Among the things I really enjoy about this newspaper, as a reader, is Looking Back. Betty Slowe was a top-notch researcher and a wonderful colleague when I worked at The Tuscaloosa News fulltime and she does a great job of digging through yesteryear’s news, ferreting out items of significance from 100, 50, 25, 10, 5 years ago as well as last year.
I’m in a better position to enjoy it because I can remember things from each of the eras, except for 100 years. I remember that only from the history books. This has been a great year for the 50 years ago segment with the moon landing and other historic events. I’m old enough to remember 1969 well.
I got a 3-speed bicycle with butterfly handlebars for my birthday that year. My mother had a cake made for me with a moon landing theme. It might have been the best cake Lucille McCowan, the finest baker in Demopolis, ever made me and it might have been the last, too.
And it was the first year my father took me on the opening day dove shoot at Spidle Lake hunting club. I carried his little 28-gauge Harrington and Richardson single shot and didn’t kill a thing. I still remember a dove barreling down the tree line at the old “Catch Pen Field,” straight at me, and I didn’t cut a feather.
Up until that time, I’d never been a hunter. I wandered around harassing birds with my BB gun but I didn’t go hunting with my father. I spent fall weekends playing with my friends, mostly.
I started fishing when I was about 5 years old and my father and I went regularly. He took me squirrel hunting with him the same year he started fishing with me. I can remember him trying to point out a squirrel before he shot it but I couldn’t see it. He wasn’t ready for me to carry my own gun so I must have lost interest quickly.
I also tagged along on a couple of quail hunts and on a deer drive at the hunting club. But I was more of a nuisance than a hunter. I can remember hearing a deer coming through the woods and asking my father in a normal tone of voice, “What’s that?” The deer took another path.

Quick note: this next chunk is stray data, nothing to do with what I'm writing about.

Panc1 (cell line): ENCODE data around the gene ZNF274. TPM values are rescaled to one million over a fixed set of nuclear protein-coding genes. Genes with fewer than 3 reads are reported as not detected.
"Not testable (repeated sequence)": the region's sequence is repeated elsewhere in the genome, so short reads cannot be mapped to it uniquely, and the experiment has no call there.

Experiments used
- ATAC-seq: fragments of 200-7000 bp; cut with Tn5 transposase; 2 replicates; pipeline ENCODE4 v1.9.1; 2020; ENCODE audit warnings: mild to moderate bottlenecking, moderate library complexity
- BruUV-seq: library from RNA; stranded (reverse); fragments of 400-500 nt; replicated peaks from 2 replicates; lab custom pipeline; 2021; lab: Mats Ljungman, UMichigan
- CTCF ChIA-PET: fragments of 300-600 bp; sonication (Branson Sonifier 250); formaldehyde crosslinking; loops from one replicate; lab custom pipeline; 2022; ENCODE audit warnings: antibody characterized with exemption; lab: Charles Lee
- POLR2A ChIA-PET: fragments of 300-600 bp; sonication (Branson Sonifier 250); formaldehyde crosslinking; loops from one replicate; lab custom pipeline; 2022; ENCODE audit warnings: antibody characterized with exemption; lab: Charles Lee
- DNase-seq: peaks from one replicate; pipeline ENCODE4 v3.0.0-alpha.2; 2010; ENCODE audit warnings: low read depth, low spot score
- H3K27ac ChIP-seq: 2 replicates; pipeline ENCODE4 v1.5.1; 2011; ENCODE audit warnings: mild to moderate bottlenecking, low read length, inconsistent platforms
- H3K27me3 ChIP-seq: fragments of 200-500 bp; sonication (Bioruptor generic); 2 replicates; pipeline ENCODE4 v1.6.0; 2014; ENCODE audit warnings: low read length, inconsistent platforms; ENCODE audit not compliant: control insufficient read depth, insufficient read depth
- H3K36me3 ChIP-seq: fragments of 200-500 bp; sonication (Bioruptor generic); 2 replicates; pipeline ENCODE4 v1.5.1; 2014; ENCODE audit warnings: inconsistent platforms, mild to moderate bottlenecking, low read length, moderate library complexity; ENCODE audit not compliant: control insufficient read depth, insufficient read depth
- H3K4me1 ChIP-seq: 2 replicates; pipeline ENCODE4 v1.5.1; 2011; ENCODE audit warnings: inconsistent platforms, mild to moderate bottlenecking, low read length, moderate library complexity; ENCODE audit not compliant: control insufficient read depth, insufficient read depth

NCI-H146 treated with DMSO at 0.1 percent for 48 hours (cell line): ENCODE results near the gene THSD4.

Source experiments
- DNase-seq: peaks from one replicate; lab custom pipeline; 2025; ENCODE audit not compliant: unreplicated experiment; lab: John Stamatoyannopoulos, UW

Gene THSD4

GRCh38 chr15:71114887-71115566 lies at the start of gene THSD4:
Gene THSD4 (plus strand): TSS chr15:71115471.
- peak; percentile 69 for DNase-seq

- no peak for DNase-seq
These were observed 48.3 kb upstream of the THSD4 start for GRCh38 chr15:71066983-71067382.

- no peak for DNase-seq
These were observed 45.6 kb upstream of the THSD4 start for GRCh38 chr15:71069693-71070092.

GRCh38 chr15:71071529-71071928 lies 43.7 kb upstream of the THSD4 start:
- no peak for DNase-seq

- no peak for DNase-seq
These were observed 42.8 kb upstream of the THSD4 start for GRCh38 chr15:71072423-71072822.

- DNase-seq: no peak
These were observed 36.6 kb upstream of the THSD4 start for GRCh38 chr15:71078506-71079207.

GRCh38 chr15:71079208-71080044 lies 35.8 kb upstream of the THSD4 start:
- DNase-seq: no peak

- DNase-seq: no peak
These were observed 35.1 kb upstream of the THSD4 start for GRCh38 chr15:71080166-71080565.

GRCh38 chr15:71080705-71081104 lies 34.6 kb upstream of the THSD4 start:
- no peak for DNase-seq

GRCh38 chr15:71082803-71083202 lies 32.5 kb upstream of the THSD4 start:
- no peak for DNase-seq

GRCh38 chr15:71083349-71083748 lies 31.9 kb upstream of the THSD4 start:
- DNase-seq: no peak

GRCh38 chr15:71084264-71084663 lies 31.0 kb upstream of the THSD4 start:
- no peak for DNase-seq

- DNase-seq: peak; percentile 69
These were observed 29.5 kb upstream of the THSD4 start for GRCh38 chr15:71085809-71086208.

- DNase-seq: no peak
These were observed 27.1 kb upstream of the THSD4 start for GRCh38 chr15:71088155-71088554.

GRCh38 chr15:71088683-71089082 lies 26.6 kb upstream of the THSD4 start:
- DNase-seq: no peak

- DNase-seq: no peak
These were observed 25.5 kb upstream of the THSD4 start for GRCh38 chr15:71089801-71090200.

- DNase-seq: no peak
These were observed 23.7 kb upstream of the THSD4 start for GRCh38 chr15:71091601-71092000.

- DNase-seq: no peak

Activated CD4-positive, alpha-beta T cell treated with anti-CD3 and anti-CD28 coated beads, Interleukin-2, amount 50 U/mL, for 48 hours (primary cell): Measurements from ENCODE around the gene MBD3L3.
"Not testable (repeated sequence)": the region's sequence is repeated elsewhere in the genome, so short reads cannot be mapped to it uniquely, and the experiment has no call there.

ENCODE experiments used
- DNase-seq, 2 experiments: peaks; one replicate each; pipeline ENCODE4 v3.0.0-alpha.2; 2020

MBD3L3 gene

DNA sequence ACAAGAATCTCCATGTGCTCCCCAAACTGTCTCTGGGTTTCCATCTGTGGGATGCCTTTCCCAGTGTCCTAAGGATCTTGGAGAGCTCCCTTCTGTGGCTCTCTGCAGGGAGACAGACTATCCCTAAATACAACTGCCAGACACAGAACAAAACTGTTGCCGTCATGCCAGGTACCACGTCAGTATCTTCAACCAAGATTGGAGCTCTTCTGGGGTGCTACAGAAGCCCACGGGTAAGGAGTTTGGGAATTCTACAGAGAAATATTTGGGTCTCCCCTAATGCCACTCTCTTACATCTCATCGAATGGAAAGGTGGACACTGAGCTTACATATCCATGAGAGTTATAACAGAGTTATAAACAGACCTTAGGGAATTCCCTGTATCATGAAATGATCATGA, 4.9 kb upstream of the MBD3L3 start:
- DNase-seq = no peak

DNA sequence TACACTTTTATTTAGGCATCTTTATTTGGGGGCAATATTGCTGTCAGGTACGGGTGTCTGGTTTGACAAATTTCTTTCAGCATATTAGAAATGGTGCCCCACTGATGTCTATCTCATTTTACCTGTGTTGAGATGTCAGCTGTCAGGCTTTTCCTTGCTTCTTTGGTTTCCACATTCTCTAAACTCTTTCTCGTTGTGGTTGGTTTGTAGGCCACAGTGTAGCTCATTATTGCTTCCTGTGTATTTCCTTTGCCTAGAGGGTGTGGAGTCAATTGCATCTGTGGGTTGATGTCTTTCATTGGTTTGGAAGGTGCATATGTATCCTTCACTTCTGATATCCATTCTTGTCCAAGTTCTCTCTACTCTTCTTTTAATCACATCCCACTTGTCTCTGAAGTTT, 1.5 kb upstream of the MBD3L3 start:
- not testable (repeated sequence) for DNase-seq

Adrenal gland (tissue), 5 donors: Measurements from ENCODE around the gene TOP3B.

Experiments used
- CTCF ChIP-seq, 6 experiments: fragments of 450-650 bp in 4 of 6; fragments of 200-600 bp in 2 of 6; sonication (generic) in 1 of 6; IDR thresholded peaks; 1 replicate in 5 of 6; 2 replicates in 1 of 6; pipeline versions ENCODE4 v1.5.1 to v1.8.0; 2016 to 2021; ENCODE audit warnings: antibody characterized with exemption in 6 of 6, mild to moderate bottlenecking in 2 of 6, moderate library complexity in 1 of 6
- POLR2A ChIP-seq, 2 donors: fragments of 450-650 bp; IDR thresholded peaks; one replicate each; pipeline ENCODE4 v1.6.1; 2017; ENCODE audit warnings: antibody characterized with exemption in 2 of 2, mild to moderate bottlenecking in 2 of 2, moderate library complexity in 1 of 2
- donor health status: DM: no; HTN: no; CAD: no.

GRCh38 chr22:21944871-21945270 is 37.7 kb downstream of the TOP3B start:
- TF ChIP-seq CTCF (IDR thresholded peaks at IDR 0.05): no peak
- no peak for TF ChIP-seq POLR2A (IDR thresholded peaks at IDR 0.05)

I had been shooting my father’s .22 pistol since I was 5 and loved to shoot. So, despite the mixed results with our hunting experiences, my father never gave up on me. And in 1969, as I turned 10, he decided I was old enough to carry a shotgun on a dove shoot.
I’m not sure when the season opened in 1969. It might have been October. I remember Larry Griffin listening to the Cincinnati Reds and Baltimore Orioles playing in the World Series on the opening day of 1970 so it had to be October. My guess is that the season opened in October in 1969. Whenever it was, it was noticeably cooler.
My father wore a canvas hunting coat, canvas bird hunting pants and leather boots. I was dressed similarly and don’t remember getting hot. We traveled to the hunting club by crossing on the Gandy Ferry at the end of the road where the shooting range was located in Demopolis.
A steep slope went down the riverbank to the ferry landing. The ferry was a barge fastened to a steel cable that was anchored on either side of the river. A stout john boat with what was then considered a pretty big, tiller-steered motor, 35 or 40 hp, would tie up alongside the ferry barge and propel it across the river. Honestly, it didn’t look very safe to me.
When a tow and barge came down the river, the operators had to lower the cable so that the commercial boat could pass over it. Once the barge passed, the ferry operators would winch the cable back into place and resume operation.
Whenever you see a road with the name “ferry” in it, like “Sanders Ferry Road” or “Fosters Ferry Road” in Tuscaloosa, that’s what was at the end of it. They were scattered all up and down the river. That one was in it’s last year of operation, closed, I understand, by safety regulations.
Other than missing that one bird, I don’t remember much about the hunt. I know I missed more. I know my father, who was extremely rusty after raising girls and working on Saturdays, managed to scratch down one bird. I can remember holding it and wondering at the fact that it had fallen from the sky.
I only went once more that year and just after we crossed over on the ferry, I realized I’d left my shells behind, much to my father’s disgust. It wasn’t like I could borrow 28-gauge shell from anyone. But he wasn’t going to pay the ferry toll twice more and I ended up just tagging along with him. He offered to let me shoot his 20 gauge but the little pump looked too big and imposing to me.
It doesn’t sound like much of a start but it was a start. It was the next year that I really caught hunting fever after killing a couple of birds on the wing. But I haven’t missed an opening day since. If I live to next Saturday it’ll be my 51 st straight and I’ll be 60, About the same age my father was when he took me.
So much has changed since that opening day 50 years ago. About the only constant is the hunt and how much I love it.
Robert DeWitt is the Outdoors writer for The Tuscaloosa News. Readers can email him at email@example.com.